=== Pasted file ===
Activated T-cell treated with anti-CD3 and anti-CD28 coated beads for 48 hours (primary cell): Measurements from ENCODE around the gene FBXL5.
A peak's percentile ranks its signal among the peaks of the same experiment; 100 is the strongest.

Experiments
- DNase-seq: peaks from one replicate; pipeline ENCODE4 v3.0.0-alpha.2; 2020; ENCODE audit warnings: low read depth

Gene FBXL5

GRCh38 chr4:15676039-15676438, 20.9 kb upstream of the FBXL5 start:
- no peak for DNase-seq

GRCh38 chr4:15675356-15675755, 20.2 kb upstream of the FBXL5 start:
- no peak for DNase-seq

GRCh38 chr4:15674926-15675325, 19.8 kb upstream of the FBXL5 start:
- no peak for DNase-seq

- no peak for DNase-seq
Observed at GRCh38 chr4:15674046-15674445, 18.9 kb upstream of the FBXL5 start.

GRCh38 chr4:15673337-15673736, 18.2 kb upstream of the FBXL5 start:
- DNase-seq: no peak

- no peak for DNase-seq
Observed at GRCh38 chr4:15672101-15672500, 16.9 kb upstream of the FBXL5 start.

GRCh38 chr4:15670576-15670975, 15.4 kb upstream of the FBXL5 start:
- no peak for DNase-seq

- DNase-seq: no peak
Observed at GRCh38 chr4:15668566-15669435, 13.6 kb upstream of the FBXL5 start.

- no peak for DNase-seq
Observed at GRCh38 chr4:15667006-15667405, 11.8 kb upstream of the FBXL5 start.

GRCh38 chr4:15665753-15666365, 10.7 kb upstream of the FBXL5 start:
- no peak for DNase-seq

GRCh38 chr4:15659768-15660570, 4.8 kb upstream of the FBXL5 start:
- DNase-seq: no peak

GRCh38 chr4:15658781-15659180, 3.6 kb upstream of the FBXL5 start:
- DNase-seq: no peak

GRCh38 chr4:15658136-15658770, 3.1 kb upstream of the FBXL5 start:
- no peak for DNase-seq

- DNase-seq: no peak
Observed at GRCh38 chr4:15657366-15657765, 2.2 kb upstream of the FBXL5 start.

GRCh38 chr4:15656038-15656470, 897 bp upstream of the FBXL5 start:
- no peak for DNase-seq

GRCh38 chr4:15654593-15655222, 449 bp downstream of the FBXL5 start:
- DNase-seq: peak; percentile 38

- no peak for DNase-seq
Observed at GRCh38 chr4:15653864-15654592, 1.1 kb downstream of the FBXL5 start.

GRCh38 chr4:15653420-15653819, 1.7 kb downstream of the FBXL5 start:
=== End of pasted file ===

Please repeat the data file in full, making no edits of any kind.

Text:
Activated T-cell treated with anti-CD3 and anti-CD28 coated beads for 48 hours (primary cell): Measurements from ENCODE around the gene FBXL5.
A peak's percentile ranks its signal among the peaks of the same experiment; 100 is the strongest.

Experiments
- DNase-seq: peaks from one replicate; pipeline ENCODE4 v3.0.0-alpha.2; 2020; ENCODE audit warnings: low read depth

Gene FBXL5

GRCh38 chr4:15676039-15676438, 20.9 kb upstream of the FBXL5 start:
- no peak for DNase-seq

GRCh38 chr4:15675356-15675755, 20.2 kb upstream of the FBXL5 start:
- no peak for DNase-seq

GRCh38 chr4:15674926-15675325, 19.8 kb upstream of the FBXL5 start:
- no peak for DNase-seq

- no peak for DNase-seq
Observed at GRCh38 chr4:15674046-15674445, 18.9 kb upstream of the FBXL5 start.

GRCh38 chr4:15673337-15673736, 18.2 kb upstream of the FBXL5 start:
- DNase-seq: no peak

- no peak for DNase-seq
Observed at GRCh38 chr4:15672101-15672500, 16.9 kb upstream of the FBXL5 start.

GRCh38 chr4:15670576-15670975, 15.4 kb upstream of the FBXL5 start:
- no peak for DNase-seq

- DNase-seq: no peak
Observed at GRCh38 chr4:15668566-15669435, 13.6 kb upstream of the FBXL5 start.

- no peak for DNase-seq
Observed at GRCh38 chr4:15667006-15667405, 11.8 kb upstream of the FBXL5 start.

GRCh38 chr4:15665753-15666365, 10.7 kb upstream of the FBXL5 start:
- no peak for DNase-seq

GRCh38 chr4:15659768-15660570, 4.8 kb upstream of the FBXL5 start:
- DNase-seq: no peak

GRCh38 chr4:15658781-15659180, 3.6 kb upstream of the FBXL5 start:
- DNase-seq: no peak

GRCh38 chr4:15658136-15658770, 3.1 kb upstream of the FBXL5 start:
- no peak for DNase-seq

- DNase-seq: no peak
Observed at GRCh38 chr4:15657366-15657765, 2.2 kb upstream of the FBXL5 start.

GRCh38 chr4:15656038-15656470, 897 bp upstream of the FBXL5 start:
- no peak for DNase-seq

GRCh38 chr4:15654593-15655222, 449 bp downstream of the FBXL5 start:
- DNase-seq: peak; percentile 38

- no peak for DNase-seq
Observed at GRCh38 chr4:15653864-15654592, 1.1 kb downstream of the FBXL5 start.

GRCh38 chr4:15653420-15653819, 1.7 kb downstream of the FBXL5 start: